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A Personal Perspective on National Hunting and Fishing Day

National Hunting and Fishing Day is this Saturday, Sept. 24.

This is a significant day.

No, this is not just another one of those celebratory days, not by a long shot.

I grew up hunting and fishing in rural Nebraska.

My hunting heritage began 53 years ago this fall as a “quail dog” for my dad and his friend, Jim on our family farm in southeast Nebraska. I am eternally grateful to my dad for taking me hunting! Photo courtesy of Wagner Family Album.

So this day is deeply personal to me and many others as we are devoted hunters and anglers.

Your blogger is pheasant hunting the Conservation Reserve Program (CRP) grassland acres of a private farming operation in east-central Nebraska. Photo courtesy of Mark Davis/Powell, WY.

We take our roles as stewards of the land and wildlife very seriously. In fact, we represent the original conservationists who established the North American Model of Conservation more than a century ago.

Success was experienced and healthy protein was acquired during the 2021 Nebraska firearm deer hunting season on my aunt’s farm in rural southeast Nebraska for your blogger. I am thankful for the hunting opportunity and deer harvest! Photo by Greg Wagner/Nebraska Game and Parks Commission.

National Hunting and Fishing Day, the fourth Saturday in September each year, was launched in 1971 by Congress to acknowledge the tremendous contributions made financially and otherwise by us natural resource users toward wildlife research projects, wildlife habitat enhancements, wildlife management practices and to local, state and national economies. Interestingly, many of these contributions have greatly assisted rural landowners, non-game wildlife species, individual ecosystems, the environment as a whole and the protection of species from unregulated exploitation.

In 1972, Richard Nixon signed the first ever Presidential proclamation of National Hunting and Fishing Day. Now on its 50th year, National Hunting and Fishing Day is the largest, most effective grassroots movement ever undertaken to promote outdoor sports and wildlife conservation.

Western meadowlark,, the official Nebraska State Bird, is seen in the grassland acres of Bowwood State Wildlife Management Area in southeast Nebraska. Photo by Greg Wagner/Nebraska Game and Parks Commission.

National Hunting and Fishing Day also serves an avenue for us to promote hunting and fishing as legal, wholesome, memorable outdoor activities to new audiences.

The beauty of legal shooting time beginning during the 2020 Nebraska Firearm Deer Hunting Season is captured on a southeast Nebraska farm. Photo by Greg Wagner//Nebraska Game and Parks Commission.

Now, we need to help others experience a personal, hands-on connection to nature and the cycle of life. We, as licensed outdoor enthusiasts, must engage and pass along what we know to the folks around us, and especially to those who don’t look and act like us, on a continual basis. It is vital to the future of fish and wildlife.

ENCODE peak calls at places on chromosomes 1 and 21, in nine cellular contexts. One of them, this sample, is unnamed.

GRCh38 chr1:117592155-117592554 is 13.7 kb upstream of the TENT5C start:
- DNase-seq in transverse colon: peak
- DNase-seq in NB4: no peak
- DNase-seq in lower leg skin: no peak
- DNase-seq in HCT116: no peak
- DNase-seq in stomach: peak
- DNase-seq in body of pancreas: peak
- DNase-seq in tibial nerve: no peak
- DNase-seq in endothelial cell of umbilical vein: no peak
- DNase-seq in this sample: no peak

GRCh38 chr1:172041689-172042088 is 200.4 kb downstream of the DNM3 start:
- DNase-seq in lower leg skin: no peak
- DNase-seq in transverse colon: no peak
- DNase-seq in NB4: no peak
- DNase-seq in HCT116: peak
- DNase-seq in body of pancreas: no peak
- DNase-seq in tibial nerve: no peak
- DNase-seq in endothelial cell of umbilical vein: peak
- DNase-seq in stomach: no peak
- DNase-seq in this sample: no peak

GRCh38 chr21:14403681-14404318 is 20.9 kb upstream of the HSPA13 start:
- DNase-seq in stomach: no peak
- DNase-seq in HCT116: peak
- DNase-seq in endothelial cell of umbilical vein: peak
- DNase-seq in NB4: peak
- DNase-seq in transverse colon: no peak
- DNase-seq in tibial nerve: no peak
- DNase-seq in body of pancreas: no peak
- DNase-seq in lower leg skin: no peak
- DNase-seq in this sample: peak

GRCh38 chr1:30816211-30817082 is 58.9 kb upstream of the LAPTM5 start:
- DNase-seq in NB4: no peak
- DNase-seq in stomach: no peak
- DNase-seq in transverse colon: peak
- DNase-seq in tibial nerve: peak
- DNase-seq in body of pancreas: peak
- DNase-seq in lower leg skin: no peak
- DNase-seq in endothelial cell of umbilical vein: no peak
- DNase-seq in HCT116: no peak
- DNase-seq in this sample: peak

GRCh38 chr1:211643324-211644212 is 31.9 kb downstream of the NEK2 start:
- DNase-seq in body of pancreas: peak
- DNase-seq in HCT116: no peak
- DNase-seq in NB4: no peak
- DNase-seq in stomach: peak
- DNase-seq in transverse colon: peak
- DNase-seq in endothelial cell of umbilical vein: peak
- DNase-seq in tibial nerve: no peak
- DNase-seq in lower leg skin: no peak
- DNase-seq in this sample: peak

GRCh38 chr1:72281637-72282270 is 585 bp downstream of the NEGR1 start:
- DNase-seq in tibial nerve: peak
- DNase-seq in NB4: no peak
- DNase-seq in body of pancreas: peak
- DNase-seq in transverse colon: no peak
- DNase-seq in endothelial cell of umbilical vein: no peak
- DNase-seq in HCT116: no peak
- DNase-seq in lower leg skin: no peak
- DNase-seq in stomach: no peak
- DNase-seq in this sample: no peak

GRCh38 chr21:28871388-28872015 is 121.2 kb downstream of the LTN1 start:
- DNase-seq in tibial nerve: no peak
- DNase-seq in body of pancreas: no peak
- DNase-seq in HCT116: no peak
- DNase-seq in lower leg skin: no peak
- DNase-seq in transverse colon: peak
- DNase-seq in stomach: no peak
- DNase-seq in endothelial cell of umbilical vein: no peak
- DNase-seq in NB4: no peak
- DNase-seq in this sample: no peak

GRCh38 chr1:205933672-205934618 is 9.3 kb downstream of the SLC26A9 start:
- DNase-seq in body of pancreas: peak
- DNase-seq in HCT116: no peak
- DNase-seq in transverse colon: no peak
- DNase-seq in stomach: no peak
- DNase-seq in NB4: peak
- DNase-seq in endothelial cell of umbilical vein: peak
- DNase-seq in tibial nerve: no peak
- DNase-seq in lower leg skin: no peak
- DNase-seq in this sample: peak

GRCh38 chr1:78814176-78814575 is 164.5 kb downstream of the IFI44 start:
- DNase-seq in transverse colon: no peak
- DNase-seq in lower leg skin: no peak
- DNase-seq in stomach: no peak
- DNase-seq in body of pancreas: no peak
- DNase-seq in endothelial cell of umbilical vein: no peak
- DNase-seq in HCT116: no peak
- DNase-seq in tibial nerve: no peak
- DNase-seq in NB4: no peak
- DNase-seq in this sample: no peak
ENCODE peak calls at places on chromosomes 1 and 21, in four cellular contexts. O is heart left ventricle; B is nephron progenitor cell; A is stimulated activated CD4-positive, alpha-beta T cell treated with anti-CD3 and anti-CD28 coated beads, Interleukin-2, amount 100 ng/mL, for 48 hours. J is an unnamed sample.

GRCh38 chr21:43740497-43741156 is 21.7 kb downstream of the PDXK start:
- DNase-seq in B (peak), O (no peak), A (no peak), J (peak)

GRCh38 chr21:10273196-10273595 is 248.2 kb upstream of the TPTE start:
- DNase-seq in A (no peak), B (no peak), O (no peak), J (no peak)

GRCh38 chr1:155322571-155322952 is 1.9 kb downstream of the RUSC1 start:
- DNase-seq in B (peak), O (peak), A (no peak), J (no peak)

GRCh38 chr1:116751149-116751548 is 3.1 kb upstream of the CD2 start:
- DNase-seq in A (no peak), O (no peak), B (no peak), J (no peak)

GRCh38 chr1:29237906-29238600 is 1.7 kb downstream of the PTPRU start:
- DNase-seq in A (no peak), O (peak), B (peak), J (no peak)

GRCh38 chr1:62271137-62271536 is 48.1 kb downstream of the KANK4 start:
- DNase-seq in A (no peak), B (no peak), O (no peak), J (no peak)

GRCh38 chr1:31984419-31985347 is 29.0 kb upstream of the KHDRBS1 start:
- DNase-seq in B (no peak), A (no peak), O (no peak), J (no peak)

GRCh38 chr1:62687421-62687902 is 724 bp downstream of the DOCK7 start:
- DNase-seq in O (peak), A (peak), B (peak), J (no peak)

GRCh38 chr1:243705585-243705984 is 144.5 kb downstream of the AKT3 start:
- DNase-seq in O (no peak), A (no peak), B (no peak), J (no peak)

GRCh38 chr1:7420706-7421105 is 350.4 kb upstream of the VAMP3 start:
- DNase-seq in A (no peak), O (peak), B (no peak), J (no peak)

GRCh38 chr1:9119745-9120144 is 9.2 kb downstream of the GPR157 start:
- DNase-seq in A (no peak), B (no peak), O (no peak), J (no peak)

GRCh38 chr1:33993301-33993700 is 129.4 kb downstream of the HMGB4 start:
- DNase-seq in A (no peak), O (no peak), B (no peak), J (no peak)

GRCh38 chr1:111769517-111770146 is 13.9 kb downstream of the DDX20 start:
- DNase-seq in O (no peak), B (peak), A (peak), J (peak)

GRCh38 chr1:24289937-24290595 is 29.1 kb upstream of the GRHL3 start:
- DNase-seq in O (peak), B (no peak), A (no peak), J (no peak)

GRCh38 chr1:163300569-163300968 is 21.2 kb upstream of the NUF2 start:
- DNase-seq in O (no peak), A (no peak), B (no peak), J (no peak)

New, young hunters take a break during a January Canada goose hunt along a Platte River wetland in rural Butler County, NE. Photo by Greg Wagner/Nebraska Game and Parks Commission.

A segue for this outcome is the online Take ‘Em Hunting challenge. To enter it, you introduce someone new to lifestyle of hunting. Next, you submit a photo of the hunting adventure with your new hunter and complete an entry form on our Game and Parks website. You then become eligible to win a some neat hunting-related prizes in drawings including a youth lifetime hunting permit and our grand prize: a camo John Deere XUV59OM crossover utility vehicle from AKRS Equipment! Further details of the challenge can be obtained here.

Participation in activities like hunting and fishing is intensely rewarding and provides rich opportunities to grow human relationships, reconnect with the environment, help landowners, support the economy, supply revenue for conservation and obtain fresh, free-ranging food.

National Hunting and Fishing Day also presents an opportunity to thank the rural landowner who allows you to hunt and fish on their property. This is particularly important in a state Like Nebraska where the land is 97 percent privately owned.

To me, our hunting and fishing heritage remains a key component to who we are as Nebraskans and as Americans.

So hunt, fish, share your passion!

Your blogger’s young grandson, Jackson Edward Wagner of Omaha, NE, enjoys coming along on wild turkey hunts in a blind with his grandfather. Photo by Greg Wagner/Nebraska Game and Parks Commission.

About greg wagner

A native of Gretna, NE, a graduate of Gretna High School and Bellevue University, Greg Wagner currently serves as the Communications and Marketing Specialist and Manager for the Nebraska Game and Parks Commission's Service Center in Omaha. On a weekly basis, Wagner can be heard on a number of radio stations, seen on local television in Omaha, and on social media channels, creatively conveying natural resource conservation messages as well as promoting outdoor activities and destinations in Nebraska. Wagner, whose career at Game and Parks began in 1979, walks, talks, lives, breathes and blogs about Nebraska’s outdoors. He grew up in rural Gretna, building forts in the woods, hunting, fishing, collecting leaves, and generally thriving on constant outdoor activity. One of the primary goals of his blog is to get people, especially young ones, to have fun and spend time outside!

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